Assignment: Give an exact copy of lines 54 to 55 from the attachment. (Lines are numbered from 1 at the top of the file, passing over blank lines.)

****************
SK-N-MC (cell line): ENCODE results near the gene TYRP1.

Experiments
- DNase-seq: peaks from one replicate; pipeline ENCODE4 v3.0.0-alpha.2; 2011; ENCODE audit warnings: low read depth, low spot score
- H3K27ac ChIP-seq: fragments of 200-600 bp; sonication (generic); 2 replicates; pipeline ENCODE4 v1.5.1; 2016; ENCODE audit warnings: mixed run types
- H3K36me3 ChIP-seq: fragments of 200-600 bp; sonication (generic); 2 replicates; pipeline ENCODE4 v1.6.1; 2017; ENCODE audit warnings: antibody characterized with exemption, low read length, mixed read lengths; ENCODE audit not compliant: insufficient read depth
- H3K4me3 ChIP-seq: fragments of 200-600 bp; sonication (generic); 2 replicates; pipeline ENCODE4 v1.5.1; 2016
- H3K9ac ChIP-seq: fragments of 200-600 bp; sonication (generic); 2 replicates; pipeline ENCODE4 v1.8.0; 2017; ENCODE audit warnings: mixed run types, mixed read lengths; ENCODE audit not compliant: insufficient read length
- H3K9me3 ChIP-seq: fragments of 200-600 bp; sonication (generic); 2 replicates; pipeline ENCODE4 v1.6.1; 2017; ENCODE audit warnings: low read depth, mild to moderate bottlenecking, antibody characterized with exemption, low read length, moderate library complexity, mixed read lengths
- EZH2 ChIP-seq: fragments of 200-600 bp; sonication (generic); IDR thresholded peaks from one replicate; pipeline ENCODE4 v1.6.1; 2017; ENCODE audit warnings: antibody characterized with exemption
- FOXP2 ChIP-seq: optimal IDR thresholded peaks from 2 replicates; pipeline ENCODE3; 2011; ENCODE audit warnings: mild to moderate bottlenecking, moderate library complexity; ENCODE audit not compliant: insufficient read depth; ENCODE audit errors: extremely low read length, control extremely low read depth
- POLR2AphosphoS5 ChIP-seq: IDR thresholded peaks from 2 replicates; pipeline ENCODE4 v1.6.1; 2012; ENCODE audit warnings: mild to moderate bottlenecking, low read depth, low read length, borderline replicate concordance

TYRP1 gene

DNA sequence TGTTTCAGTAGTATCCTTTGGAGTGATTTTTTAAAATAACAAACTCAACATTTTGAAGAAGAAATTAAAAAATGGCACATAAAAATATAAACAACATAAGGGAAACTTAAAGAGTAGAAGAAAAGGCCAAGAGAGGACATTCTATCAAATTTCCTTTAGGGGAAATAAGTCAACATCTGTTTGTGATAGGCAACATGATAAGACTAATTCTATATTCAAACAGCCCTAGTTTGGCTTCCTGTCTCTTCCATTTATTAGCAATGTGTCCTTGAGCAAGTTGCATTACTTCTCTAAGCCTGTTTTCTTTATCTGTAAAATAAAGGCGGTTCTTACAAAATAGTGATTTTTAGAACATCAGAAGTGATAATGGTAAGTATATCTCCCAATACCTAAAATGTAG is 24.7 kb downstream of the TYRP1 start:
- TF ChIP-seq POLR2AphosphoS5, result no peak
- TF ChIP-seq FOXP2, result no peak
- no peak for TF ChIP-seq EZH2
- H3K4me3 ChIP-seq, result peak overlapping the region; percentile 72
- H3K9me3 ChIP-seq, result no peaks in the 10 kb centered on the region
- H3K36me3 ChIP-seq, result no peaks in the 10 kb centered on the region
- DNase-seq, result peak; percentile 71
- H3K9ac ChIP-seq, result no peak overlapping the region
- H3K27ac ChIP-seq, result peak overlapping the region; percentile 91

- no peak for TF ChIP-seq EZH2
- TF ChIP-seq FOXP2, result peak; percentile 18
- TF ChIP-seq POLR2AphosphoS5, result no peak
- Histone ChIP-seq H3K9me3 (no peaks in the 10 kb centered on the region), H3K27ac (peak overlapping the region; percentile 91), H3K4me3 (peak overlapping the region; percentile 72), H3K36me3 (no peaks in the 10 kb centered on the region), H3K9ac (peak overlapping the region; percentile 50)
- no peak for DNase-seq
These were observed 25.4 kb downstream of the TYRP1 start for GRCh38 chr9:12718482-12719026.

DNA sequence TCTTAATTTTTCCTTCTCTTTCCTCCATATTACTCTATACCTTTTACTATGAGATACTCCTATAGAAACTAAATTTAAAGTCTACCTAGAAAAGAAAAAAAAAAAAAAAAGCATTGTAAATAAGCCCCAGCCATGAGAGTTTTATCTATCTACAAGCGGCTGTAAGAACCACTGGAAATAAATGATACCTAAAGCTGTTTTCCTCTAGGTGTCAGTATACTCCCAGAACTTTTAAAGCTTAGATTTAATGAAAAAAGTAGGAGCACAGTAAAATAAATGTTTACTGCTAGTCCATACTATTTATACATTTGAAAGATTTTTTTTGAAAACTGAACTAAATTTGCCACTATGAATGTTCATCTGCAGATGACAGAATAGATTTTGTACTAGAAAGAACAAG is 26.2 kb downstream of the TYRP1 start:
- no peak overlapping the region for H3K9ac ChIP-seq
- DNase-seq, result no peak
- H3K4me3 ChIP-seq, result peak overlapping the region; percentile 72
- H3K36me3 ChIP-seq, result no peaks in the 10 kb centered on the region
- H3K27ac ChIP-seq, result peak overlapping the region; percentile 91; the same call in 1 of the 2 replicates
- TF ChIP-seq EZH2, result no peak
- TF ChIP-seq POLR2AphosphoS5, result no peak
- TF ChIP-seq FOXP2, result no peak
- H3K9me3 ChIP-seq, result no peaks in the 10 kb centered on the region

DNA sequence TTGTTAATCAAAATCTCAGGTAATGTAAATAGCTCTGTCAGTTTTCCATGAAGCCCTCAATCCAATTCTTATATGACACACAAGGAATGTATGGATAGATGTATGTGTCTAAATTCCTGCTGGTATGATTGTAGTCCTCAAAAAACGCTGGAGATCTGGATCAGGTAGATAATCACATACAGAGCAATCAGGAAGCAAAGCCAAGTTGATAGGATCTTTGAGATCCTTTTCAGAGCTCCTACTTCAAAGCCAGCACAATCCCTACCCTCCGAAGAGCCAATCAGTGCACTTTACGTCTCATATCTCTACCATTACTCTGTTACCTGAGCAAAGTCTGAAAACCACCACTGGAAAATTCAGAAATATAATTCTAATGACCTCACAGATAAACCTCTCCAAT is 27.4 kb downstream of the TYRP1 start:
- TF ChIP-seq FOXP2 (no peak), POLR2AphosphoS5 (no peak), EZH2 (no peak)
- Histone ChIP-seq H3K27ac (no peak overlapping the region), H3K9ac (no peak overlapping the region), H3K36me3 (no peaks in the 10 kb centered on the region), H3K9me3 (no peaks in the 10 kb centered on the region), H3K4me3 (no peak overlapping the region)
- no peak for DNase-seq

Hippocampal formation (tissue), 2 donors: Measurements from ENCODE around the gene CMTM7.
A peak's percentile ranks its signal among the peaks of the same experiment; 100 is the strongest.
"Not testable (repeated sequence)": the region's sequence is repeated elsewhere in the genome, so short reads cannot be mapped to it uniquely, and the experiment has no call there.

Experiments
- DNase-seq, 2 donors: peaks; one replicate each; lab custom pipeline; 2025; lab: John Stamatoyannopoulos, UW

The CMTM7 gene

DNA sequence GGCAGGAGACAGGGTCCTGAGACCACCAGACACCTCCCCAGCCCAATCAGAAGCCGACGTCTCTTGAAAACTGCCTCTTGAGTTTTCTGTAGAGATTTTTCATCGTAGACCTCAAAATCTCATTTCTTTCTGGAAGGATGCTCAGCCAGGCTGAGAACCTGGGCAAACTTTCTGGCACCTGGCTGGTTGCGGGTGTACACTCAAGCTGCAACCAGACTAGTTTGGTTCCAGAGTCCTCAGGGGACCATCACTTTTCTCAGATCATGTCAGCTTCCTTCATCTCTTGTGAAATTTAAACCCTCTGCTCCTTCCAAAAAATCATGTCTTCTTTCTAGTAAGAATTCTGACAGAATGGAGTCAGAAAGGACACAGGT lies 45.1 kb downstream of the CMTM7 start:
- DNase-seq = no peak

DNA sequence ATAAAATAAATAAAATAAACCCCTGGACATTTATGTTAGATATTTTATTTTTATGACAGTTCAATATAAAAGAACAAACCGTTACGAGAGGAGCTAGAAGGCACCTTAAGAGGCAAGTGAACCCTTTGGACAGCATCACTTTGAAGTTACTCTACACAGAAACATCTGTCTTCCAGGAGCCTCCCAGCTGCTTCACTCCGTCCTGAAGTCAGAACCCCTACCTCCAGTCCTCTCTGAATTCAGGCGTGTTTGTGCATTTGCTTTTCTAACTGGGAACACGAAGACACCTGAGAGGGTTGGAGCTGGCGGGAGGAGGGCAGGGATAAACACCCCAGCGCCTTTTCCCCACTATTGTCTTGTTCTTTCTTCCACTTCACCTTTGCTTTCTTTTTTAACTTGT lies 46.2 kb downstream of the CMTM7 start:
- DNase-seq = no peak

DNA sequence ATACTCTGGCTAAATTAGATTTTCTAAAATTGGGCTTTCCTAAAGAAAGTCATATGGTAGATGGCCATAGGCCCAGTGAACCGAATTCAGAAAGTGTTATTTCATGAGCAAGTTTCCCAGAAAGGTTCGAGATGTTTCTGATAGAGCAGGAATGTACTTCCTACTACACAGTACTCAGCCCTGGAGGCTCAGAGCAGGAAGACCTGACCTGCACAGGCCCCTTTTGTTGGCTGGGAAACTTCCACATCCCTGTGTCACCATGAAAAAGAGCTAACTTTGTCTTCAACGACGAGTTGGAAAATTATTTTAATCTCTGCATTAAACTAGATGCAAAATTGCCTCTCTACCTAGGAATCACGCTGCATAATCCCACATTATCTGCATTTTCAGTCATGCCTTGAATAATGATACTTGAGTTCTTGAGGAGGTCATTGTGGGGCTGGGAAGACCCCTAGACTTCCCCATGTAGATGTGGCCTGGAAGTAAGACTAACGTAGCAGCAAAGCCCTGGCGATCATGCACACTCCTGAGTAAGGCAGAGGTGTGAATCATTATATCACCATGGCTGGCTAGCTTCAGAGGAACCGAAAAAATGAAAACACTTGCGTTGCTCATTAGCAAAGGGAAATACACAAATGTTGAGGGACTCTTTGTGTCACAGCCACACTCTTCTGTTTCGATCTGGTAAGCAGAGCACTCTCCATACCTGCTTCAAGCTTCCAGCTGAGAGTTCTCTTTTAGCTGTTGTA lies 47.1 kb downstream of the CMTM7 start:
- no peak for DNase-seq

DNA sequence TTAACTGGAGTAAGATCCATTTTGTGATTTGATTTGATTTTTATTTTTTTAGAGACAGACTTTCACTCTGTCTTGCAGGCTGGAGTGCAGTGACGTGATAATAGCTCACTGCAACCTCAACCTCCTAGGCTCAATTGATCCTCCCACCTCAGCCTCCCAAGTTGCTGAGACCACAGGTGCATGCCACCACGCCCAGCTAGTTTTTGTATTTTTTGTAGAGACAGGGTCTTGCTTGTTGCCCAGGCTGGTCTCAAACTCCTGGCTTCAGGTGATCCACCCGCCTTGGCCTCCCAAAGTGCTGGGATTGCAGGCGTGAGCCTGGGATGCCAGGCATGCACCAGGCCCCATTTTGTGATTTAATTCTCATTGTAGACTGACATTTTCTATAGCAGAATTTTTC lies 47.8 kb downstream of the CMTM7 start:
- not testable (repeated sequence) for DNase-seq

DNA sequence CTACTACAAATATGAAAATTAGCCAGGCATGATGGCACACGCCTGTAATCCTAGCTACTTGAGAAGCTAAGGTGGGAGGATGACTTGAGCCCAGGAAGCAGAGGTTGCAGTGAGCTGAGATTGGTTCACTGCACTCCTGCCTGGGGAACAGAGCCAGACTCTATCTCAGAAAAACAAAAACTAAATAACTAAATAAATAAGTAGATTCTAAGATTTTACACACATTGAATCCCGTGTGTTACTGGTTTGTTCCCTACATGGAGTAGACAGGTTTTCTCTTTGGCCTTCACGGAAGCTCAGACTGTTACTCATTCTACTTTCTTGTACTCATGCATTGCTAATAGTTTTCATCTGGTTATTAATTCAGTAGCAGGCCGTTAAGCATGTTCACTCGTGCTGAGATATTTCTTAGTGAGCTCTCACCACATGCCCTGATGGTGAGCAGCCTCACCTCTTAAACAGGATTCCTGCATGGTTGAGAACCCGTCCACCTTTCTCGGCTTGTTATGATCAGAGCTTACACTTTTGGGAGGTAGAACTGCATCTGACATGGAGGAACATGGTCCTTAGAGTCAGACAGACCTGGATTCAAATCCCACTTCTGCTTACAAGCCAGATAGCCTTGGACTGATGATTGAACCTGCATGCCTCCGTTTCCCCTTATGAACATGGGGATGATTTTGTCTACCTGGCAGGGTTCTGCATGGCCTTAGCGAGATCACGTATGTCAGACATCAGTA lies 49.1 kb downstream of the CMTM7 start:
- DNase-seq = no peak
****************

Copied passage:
- no peak for DNase-seq

DNA sequence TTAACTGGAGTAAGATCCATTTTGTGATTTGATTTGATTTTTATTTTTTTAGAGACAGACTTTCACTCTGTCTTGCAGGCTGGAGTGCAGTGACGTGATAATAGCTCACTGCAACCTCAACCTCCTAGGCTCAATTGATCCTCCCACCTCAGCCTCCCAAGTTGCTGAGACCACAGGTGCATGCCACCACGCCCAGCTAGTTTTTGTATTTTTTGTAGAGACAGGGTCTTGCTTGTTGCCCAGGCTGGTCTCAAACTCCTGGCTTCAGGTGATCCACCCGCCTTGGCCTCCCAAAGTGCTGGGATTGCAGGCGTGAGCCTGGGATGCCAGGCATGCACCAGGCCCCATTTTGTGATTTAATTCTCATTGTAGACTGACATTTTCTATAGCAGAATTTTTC lies 47.8 kb downstream of the CMTM7 start: